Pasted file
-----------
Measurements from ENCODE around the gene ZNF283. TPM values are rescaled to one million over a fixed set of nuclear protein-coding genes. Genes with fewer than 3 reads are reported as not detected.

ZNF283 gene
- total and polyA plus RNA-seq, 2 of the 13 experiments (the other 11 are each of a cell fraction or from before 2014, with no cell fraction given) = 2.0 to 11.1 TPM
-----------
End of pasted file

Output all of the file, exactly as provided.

Measurements from ENCODE around the gene ZNF283. TPM values are rescaled to one million over a fixed set of nuclear protein-coding genes. Genes with fewer than 3 reads are reported as not detected.

ZNF283 gene
- total and polyA plus RNA-seq, 2 of the 13 experiments (the other 11 are each of a cell fraction or from before 2014, with no cell fraction given) = 2.0 to 11.1 TPM